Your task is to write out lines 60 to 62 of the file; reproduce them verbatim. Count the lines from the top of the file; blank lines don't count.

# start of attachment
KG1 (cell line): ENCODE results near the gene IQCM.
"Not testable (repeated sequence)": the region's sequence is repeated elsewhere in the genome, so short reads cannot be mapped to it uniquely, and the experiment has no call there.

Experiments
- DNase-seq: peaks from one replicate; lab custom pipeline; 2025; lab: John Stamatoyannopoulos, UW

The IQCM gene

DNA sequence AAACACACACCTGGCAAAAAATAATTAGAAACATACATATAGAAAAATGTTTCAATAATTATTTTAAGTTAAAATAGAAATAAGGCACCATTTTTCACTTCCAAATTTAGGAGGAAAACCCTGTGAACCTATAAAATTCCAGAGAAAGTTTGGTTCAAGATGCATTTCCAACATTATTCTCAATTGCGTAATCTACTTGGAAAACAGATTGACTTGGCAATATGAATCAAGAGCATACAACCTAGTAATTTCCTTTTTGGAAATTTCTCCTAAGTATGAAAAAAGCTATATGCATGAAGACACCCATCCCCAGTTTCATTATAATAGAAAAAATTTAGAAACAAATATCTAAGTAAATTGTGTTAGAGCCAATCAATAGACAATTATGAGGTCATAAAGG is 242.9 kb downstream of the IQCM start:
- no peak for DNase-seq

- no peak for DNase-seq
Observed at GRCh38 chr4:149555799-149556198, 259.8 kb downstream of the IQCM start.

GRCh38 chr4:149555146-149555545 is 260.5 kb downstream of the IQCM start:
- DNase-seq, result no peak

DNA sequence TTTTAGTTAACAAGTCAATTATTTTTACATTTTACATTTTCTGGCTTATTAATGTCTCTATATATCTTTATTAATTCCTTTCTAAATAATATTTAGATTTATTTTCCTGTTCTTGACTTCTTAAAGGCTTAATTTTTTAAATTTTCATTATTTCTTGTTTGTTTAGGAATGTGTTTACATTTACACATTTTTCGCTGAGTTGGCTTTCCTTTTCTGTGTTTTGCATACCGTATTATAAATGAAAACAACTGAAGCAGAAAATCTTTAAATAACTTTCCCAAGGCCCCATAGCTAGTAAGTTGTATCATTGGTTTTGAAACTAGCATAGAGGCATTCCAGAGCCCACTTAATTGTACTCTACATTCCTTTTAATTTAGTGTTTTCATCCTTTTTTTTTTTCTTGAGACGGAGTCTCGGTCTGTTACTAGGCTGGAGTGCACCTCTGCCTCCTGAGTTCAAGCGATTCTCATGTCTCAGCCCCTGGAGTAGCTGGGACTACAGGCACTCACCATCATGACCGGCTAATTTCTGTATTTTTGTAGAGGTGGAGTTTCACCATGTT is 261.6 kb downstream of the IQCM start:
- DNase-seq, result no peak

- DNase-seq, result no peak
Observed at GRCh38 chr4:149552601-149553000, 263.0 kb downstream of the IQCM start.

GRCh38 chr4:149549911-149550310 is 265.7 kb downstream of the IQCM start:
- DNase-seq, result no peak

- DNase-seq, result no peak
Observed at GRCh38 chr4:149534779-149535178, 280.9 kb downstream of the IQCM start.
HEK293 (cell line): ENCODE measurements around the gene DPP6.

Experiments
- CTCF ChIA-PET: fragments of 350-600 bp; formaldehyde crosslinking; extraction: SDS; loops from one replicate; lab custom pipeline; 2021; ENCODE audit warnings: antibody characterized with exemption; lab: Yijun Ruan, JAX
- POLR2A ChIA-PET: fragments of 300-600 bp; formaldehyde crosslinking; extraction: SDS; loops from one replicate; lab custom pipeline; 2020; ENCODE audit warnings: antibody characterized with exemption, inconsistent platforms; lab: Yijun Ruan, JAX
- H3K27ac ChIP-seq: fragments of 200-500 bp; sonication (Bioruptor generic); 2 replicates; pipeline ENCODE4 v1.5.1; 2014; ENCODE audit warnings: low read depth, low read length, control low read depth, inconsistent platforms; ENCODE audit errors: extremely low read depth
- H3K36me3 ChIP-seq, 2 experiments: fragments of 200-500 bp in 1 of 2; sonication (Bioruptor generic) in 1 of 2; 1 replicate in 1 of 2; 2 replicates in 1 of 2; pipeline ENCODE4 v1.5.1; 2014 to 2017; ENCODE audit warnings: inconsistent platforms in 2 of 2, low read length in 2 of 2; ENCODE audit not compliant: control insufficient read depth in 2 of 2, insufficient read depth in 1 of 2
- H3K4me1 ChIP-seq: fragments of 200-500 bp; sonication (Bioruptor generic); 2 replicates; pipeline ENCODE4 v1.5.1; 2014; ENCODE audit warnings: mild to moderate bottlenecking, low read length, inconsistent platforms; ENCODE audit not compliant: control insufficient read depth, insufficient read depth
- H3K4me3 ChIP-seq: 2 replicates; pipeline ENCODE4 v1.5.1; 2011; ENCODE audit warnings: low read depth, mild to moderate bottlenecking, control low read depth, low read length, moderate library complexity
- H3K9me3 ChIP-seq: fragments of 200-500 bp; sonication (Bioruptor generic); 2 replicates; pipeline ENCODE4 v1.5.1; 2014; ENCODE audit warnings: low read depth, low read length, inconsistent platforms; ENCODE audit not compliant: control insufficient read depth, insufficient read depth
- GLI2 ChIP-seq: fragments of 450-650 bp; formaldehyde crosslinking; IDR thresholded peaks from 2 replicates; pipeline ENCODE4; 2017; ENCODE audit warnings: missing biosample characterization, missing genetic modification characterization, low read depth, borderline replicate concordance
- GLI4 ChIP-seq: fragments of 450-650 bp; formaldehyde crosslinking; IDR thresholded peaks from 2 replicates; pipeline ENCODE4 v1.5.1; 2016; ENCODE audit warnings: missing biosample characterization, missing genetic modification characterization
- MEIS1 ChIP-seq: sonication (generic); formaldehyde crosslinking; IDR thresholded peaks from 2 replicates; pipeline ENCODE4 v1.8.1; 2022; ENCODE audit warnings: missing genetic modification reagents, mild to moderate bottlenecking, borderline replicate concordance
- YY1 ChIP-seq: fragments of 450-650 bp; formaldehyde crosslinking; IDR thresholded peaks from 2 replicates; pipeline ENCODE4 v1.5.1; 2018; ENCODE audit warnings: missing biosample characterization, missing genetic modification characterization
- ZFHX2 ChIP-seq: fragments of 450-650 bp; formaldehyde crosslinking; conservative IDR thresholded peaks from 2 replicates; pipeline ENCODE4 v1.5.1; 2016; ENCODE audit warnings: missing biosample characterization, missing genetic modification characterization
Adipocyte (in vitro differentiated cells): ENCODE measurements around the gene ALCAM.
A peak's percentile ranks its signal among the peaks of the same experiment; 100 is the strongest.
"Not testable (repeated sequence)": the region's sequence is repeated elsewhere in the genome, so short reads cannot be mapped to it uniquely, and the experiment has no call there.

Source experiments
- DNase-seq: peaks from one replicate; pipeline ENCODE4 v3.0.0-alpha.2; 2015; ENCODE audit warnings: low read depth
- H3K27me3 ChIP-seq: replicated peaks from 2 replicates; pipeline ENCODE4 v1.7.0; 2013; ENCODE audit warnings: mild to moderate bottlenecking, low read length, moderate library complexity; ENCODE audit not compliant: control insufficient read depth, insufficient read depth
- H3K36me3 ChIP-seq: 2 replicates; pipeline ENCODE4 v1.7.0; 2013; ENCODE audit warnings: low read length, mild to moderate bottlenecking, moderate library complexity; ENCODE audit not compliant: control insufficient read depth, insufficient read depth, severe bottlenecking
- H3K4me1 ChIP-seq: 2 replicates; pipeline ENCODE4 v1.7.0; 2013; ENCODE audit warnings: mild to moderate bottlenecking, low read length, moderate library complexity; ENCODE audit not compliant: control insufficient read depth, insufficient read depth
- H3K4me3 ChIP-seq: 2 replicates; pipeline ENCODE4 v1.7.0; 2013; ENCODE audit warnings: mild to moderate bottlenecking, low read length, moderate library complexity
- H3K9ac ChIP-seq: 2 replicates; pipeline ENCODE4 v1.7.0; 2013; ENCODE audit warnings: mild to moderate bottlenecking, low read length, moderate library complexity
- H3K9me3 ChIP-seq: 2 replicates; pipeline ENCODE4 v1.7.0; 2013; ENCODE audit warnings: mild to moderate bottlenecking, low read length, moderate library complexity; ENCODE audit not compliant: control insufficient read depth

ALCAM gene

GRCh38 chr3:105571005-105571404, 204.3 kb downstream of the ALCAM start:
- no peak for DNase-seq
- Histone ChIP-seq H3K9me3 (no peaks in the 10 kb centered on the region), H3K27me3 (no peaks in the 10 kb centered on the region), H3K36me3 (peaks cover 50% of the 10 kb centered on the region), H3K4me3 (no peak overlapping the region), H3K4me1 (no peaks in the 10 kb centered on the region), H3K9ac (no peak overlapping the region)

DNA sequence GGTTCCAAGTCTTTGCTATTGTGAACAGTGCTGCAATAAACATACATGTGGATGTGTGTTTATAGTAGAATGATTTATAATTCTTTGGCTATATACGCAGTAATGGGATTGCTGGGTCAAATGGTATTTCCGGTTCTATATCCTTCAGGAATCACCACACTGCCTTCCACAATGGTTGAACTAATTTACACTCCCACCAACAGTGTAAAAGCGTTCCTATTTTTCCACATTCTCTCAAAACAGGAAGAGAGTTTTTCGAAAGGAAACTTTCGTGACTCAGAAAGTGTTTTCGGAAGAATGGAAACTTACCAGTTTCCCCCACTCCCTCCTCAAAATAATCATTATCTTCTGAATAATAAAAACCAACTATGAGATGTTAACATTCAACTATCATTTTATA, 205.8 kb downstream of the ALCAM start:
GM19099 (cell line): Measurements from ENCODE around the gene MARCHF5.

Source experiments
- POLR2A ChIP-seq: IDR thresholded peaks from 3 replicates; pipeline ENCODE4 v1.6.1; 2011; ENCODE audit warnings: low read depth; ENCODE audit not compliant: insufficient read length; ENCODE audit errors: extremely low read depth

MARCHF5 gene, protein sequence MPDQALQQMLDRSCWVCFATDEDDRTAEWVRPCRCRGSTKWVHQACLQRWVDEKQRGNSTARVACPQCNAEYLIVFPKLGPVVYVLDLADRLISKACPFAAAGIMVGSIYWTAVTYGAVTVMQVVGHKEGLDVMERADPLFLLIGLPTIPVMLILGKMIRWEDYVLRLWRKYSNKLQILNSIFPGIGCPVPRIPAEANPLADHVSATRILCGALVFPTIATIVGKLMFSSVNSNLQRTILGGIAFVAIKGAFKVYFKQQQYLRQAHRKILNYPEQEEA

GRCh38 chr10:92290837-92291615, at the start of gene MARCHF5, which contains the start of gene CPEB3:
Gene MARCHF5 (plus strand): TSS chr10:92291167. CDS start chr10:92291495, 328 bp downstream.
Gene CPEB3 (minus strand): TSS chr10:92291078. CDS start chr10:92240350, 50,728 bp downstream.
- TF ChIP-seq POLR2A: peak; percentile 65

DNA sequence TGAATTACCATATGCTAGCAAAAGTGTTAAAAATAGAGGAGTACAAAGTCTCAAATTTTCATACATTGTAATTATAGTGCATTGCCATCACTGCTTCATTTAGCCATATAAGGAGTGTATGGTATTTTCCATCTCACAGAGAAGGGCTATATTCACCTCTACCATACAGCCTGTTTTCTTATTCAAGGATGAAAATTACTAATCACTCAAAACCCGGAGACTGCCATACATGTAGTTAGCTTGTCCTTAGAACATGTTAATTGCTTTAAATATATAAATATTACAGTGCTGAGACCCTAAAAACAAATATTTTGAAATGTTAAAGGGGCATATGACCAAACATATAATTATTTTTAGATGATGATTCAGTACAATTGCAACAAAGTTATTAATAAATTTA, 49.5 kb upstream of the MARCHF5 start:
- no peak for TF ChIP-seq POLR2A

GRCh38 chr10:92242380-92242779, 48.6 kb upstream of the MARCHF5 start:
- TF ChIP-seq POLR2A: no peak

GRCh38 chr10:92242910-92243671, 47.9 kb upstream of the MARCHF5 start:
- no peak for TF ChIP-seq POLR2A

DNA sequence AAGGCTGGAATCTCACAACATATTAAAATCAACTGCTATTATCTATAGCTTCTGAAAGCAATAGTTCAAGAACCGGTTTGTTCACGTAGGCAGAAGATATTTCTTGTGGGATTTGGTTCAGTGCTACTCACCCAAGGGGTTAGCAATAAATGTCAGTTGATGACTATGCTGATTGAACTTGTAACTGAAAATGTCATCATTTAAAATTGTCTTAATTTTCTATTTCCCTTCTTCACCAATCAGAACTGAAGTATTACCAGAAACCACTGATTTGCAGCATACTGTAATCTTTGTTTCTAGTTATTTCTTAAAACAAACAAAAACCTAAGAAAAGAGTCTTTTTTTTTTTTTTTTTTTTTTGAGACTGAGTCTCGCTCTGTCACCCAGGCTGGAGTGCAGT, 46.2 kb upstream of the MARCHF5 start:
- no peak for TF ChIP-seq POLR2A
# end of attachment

GRCh38 chr10:92242380-92242779, 48.6 kb upstream of the MARCHF5 start:
- TF ChIP-seq POLR2A: no peak

GRCh38 chr10:92242910-92243671, 47.9 kb upstream of the MARCHF5 start: